From 1947 to 1950, he served as Connecticut Republican finance chairman, and was the Republican candidate for the United States Senate in 1950. A columnist in Boston said that Bush "is coming on to be known as President Truman's Harry Hopkins. Nobody knows Mr. Bush and he hasn't a Chinaman's chance."[11] Bush's ties with Planned Parenthood also hurt him in heavily Catholic Connecticut, and were the basis of a last-minute campaign in churches by Bush's opponents; the family vigorously denied the connection, but Bush lost to Benton by only 1,000 votes.

In 1952, he was elected to the Senate, defeating Abraham Ribicoff for the seat vacated by the death of James O'Brien McMahon. A staunch supporter of President Dwight D. Eisenhower, Bush served until January 1963. He was reelected in 1956 with 55 percent of the vote over Democrat Thomas J. Dodd (later U.S. Senator from Connecticut and father of the current U.S. Senator from Connecticut, Christopher J. Dodd), and decided not to run for another term in 1962. He was a key ally for the passage of Eisenhower's Interstate Highway System,[12] and during his tenure supported the Polaris submarine project (which were built by Electric Boat Corporation in Groton, Connecticut), civil rights legislation, and the establishment of the Peace Corps.[13]

On December 2, 1954, Bush was part of the large (67-22) majority to censure Wisconsin Republican Senator Joseph McCarthy, after McCarthy had taken on the U.S. Army and the Eisenhower administration. Eisenhower later included Bush's name on an undated handwritten list of prospective candidates he favored for the 1960 GOP presidential nomination.

In terms of issues, Bush often agreed with New York Governor Nelson Rockefeller, but personally disliked and politically opposed him, despite the close relationship his father had with the Rockefeller family. During the 1964 election, Bush denounced Rockefeller for divorcing his first wife and marrying a woman about 20 years his junior with whom Rockefeller had been having an affair while married to his first wife.[13]

Personal life

The grave of Prescott Bush

Bush married Dorothy Walker on August 6, 1921, in Kennebunkport, Maine. They had five children: Prescott "Pressy" Bush, Jr. (b. 1922), George H. W. Bush (b. 1924, named after Dorothy's father George Herbert Walker), Nancy Bush (b. 1926), Jonathan Bush (b. 1931), and William "Bucky" Bush (b. 1938).

Bush founded the Yale Glee Club Associates, an alumni group, in 1937. Following his father-in-law, he was a member of the United States Golf Association (USGA), serving successively as secretary, vice-president and president, 1928-1935. He was a multi-year club champion of the Round Hill Club in Greenwich, Connecticut, and was on the committee set up by New York City Mayor Robert F. Wagner, Jr. to help create the New York Mets.

Bush maintained homes in New York, Long Island, and Greenwich, Connecticut; the family compound at Kennebunkport, Maine; a 10,000 acre (40 km²) plantation in South Carolina; and a secluded island off the Connecticut coast, Fishers Island.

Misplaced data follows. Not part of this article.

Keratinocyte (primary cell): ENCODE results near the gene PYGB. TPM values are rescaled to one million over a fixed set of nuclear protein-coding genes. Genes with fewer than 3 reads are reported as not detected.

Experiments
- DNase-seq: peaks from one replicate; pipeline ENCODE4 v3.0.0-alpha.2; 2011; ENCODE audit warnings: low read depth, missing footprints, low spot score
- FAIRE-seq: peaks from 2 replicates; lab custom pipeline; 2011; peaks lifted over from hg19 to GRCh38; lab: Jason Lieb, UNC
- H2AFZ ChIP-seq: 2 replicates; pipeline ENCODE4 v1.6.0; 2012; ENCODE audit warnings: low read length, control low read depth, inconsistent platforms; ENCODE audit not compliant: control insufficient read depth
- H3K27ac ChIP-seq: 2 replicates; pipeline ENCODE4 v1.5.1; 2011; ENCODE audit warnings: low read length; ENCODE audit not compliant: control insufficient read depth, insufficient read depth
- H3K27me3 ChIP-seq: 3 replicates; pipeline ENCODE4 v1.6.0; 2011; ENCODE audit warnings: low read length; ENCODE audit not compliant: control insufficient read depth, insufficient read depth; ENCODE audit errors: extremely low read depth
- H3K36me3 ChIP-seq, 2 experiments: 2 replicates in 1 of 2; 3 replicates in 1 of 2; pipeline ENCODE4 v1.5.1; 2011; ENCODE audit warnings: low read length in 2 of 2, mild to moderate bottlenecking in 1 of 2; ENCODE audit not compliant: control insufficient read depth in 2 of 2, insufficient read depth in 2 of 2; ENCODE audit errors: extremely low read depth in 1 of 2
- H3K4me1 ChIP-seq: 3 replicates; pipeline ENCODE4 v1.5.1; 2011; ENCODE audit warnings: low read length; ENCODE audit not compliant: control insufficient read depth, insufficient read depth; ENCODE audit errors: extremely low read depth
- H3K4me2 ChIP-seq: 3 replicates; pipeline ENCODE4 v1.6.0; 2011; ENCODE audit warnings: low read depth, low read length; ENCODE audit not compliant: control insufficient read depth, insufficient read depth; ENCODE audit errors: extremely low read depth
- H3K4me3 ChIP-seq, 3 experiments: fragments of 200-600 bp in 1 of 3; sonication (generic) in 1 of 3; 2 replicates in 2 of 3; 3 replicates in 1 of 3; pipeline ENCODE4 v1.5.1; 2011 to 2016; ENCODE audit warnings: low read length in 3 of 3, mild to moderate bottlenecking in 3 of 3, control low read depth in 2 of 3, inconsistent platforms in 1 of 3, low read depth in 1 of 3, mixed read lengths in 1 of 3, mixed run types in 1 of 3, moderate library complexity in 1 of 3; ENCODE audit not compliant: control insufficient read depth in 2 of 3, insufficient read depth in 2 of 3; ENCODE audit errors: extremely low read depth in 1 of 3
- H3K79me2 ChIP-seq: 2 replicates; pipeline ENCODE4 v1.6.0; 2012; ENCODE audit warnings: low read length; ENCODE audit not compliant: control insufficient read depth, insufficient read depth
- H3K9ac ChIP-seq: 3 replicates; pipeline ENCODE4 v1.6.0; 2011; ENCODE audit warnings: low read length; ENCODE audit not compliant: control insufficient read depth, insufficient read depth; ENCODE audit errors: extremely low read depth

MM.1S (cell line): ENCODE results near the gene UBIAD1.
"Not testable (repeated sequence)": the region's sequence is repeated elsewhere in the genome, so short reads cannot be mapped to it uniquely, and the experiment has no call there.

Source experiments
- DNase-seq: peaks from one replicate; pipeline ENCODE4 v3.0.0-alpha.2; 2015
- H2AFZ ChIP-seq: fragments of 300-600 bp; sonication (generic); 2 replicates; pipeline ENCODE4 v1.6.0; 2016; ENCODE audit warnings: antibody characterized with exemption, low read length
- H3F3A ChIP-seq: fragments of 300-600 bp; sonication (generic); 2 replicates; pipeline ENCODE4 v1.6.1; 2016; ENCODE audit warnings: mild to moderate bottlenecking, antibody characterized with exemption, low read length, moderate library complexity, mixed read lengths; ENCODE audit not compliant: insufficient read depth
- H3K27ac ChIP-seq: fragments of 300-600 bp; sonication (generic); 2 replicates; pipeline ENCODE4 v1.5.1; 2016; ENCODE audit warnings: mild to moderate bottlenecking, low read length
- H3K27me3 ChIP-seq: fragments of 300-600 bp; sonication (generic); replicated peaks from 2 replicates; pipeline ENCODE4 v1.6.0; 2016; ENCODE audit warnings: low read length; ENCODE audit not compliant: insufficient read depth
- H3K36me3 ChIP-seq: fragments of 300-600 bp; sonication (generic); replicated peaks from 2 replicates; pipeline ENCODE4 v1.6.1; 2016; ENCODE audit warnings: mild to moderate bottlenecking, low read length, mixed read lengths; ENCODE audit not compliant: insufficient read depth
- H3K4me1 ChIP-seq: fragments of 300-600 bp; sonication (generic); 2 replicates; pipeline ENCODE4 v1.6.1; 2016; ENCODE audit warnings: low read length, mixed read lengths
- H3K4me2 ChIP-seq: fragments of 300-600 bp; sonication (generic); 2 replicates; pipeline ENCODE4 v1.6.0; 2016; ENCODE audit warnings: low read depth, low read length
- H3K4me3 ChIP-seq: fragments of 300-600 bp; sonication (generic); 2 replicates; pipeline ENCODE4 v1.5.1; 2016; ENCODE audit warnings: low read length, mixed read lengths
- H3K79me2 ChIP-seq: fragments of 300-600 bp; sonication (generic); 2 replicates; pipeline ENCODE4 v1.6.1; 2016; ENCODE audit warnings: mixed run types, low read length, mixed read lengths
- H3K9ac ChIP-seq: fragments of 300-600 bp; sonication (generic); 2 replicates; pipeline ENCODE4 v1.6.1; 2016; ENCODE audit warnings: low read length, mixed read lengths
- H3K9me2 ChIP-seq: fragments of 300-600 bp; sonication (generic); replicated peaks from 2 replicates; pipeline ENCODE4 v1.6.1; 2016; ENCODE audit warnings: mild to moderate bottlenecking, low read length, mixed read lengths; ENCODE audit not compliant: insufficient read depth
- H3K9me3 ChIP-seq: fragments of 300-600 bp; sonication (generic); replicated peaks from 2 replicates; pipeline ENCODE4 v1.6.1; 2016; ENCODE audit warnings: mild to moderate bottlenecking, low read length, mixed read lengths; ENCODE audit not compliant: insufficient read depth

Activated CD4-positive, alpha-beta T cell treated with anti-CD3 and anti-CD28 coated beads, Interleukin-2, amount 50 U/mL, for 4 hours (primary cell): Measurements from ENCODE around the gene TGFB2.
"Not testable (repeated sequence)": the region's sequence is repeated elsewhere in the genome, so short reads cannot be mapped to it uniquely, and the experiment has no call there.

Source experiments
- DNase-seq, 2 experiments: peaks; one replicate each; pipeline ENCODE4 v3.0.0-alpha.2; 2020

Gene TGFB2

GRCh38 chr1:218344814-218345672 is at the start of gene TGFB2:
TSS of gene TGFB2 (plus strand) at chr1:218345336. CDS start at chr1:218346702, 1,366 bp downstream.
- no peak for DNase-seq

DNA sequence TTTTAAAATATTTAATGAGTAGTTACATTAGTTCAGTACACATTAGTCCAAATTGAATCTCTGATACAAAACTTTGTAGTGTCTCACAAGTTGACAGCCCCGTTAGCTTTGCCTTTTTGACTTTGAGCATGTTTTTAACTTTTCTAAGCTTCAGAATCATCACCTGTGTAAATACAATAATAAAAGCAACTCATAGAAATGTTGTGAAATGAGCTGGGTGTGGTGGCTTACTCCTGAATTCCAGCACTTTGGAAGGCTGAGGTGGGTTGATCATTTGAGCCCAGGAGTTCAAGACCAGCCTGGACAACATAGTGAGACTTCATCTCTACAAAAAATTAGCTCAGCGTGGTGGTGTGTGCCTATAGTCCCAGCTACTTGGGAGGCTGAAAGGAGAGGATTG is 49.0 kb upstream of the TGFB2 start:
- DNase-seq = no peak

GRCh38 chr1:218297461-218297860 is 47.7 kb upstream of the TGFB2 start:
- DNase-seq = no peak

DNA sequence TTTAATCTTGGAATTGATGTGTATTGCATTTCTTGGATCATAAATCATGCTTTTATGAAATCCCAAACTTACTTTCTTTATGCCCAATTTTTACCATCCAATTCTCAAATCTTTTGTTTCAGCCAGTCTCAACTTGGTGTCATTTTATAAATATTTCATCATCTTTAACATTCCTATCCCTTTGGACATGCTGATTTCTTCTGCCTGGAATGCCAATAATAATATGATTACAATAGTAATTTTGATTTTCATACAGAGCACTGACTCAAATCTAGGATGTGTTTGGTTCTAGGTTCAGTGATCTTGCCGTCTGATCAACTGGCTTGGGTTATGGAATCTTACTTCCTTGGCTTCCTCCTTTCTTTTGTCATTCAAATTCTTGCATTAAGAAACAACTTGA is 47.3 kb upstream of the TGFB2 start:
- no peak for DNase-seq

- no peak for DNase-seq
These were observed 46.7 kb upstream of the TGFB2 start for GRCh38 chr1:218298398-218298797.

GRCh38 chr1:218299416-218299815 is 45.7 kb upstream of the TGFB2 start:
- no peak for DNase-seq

The headstone of Prescott Bush

He died in 1972 at age 77 and was interred at Putnam Cemetery in Greenwich, Connecticut.


Bush's articles include:

  • "Timely Monetary Policy," Banking, June 1955 and July 1955
  • "To Preserve Peace Let's Show the Russians How Strong We Are!" Reader's Digest, July 1959
  • "Politics Is Your Business," Chamber of Commerce, State of New York, Bulletin, May 1960

Further reading

  • The Prescott Bush Papers are at the University of Connecticut, Storrs.
  • The Greenwich Library Oral History Project has interviews with Prescott Bush, Jr., and Mary Walker.
  • There is material by and about Bush in the History of the Class of 1917 Yale College (1919) and the supplementary class albums.
  • John Atlee Kouwenhoven, Partners in Banking: An Historical Portrait of a Great Private Bank, Brown Brothers Harriman (1968).
  • Obituaries are in the Washington Post, October 9, 1972; the New York Times, October 9, 1972; the Hartford Courant, October 9, 1972; and Yale Alumni Magazine, December 1972.
  • "Prescott Sheldon Bush. "Dictionary of American Biography, Supplement 9: 1971-1975. Charles Scribner's Sons, 1994.
  • Darwin Payne, Initiative in Energy: Dresser Industries, Inc., 1880-1978. New York: Simon and Schuster (1979).

See also


  1. ^ Lassila, Kathrin Day; Mark Alden Branch (May/June 2006). "Whose Skull and Bones?". Yale Alumni Magazine. Retrieved 2009-02-28. 
  2. ^
  3. ^ Kelley, Kitty (2004). The Family: The Real Story of the Bush Dynasty. Doubleday. pp. 17–20. 
  4. ^ Geronimo’s Heirs Sue Secret Yale Society Over His Skull
  5. ^ Daniels, Bruce (February 27, 2009). "Geronimo Lawsuit Sparks Family Feud". Albuquerque Journal. Retrieved 2009-02-28. 
  6. ^ As related in Tarpley, Webster and Anton Chaitkin, "George Bush: The Unauthorized Biography, Flora Sheldon Bush, Bush's mother, wrote the Ohio State Journal, "A cable received from my son, Prescott S. Bush, brings word that he has not been decorated, as published in the papers a month ago. He feels dreadfully troubled that a letter, written in a spirit of fun, should have been misinterpreted. He says he is no hero and asks me to make explanations. I will appreciate your kindness in publishing this letter.... This letter appeared in the Ohio State Journal on September 6, 1918.
  7. ^ AP (1934-11-09). "Prescott Bush Named Head Of U.S.G.A.". The Washington Post. 
  8. ^ a b "How Bush's grandfather helped Hitler's rise to power". The Guardian. 
  9. ^ [1]
  10. ^
  11. ^ "Fair Enough" by Westbrook Pegler, Burlington Daily News-Times (North Carolina), August 22, 1950
  12. ^ "A Bush at Both Ends: Before and After the Interstate Era". U.S. Federal Highway Administration. January 18, 2005 (last modified). Retrieved 2006-08-06. 
  13. ^ a b Stephen Mansfield (2004). The Faith of George W. Bush. Tarcher. 

External links

United States Senate
Preceded by
William A. Purtell
United States Senator (Class 3) from Connecticut
November 5, 1952—January 3, 1963
Served alongside: William B. Benton, William A. Purtell, Thomas J. Dodd
Succeeded by
Abraham A. Ribicoff